Still from The Incredibly Strange Creatures Who Stopped Living and Became Mixed-up Zombies (1964)Spiraling downward, ever downward, we come to ‘s biggest budgeted film, The Incredibly Strange Creatures Who Stopped Living and Became Mixed-Up Zombies, which is more famous for its title than for the film Continue reading 1964 EXLPOITATION TRIPLE FEATURE: THE INCREDIBLY STRANGE CREATURES WHO STOPPED LIVING AND BECAME MIXED-UP ZOMBIES, 2000 MANIACS, AND THE CREEPING TERROR (WITH BONUS: STRAIGHT-JACKET )

1963 EXLPOITATION TRIPLE FEATURE: THE SADIST, BLOOD FEAST, & THE WHIP AND THE BODY

1963 was such a productive year for horror/exploitation that even was involved in a better than normal effort. The Sadist is the film Hall Jr. will most likely be remembered for (if he is remembered at all). Here, Junior pivots away from the low-rent Elvis Presley persona that daddy  was crafting for him to instead play a cartoon psychopath inspired by the real-life sadist Charles Starkweather (in the first of several films loosely based on Starkweather’s infamous 1958 killing spree—to make sure we get the reference, writer/director James Landis names the antagonist “Charlie”). The Sadist is easily the best film of both this actor and this director, which is not to say that it’s great cinema. Surprisingly, the best thing about it is Hall’s energetic performance. Away from daddy, Junior bounces through the entire film with a near-perfect trash performance.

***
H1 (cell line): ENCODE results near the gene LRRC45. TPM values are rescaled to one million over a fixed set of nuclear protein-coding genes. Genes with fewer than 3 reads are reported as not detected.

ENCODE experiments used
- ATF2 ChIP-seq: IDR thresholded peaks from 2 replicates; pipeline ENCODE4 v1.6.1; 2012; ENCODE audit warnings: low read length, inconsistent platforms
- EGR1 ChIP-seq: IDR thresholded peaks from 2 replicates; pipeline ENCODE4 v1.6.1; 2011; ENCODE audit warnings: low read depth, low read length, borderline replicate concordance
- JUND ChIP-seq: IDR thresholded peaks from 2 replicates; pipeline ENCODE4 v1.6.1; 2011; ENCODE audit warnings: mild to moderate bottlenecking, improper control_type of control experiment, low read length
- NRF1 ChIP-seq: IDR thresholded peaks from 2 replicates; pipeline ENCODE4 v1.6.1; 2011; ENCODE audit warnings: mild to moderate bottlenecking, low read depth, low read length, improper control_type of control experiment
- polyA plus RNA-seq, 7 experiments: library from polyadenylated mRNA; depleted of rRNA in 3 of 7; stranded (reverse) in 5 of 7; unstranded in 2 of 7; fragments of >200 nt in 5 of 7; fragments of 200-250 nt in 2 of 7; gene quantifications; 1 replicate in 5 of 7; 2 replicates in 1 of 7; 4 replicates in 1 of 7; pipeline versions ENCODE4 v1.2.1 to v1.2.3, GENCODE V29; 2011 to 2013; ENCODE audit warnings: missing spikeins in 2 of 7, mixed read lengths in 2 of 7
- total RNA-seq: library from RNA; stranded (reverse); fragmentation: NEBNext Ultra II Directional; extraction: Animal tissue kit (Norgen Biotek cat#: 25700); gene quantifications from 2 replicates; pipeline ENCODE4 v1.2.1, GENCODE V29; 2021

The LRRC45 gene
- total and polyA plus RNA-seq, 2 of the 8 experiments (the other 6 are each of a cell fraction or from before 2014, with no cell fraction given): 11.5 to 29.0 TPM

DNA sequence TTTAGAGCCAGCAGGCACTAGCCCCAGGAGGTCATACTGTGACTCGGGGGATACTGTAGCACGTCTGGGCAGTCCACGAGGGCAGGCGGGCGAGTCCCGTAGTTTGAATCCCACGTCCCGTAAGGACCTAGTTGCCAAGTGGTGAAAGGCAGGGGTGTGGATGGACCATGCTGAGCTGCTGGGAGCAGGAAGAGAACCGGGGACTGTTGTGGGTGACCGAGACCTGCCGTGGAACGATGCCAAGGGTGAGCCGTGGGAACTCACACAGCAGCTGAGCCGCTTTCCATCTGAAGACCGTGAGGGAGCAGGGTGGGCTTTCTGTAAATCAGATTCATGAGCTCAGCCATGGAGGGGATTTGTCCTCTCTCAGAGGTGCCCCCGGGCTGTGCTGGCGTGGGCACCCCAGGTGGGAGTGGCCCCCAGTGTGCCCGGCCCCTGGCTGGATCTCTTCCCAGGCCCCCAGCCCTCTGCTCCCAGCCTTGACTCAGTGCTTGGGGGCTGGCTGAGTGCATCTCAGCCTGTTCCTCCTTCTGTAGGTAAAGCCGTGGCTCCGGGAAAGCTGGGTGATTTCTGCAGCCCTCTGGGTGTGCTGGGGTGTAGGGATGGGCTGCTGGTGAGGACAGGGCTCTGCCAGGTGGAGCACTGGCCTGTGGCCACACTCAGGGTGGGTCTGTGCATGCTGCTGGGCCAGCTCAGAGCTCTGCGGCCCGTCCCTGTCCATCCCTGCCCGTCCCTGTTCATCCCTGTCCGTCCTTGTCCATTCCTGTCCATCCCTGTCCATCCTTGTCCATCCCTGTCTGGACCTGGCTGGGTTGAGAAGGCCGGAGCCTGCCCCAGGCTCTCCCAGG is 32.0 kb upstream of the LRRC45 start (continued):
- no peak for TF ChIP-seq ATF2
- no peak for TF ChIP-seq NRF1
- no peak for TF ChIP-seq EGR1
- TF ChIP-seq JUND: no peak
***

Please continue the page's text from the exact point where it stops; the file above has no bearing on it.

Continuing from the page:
Still from The Sadist (1963)While Landis wasn’t quite the hack that was, he still hampers the production with rusty pacing and ill-conceived narration (supplied by Hall, Sr). The headlines of murderous mayhem proved to be the inspiration for the Landis/Hall Jr. team. They worked together in two additional features: 1964’s The Nasty Rabbit, about Russian spies smuggling killer bunnies into the U.S.A., and 1965’s Deadwood 76, which features Junior as a singing Billy the Kid. Both were written by Daddy Hall and again reveal a lead who clearly wants to be elsewhere. Junior seemed to reserve all of his enthusiasm and hammy tricks for The Sadist. He giggles. He slaughters. Once The Sadist locates Hall as its steam, it transforms into a model of creaky relentlessness. The small cast is exceptional, with Helen Hovey  memorable as Doris, who is pushed to the verge of victimization and fights back. Mother Nature serves Charlie his sentence.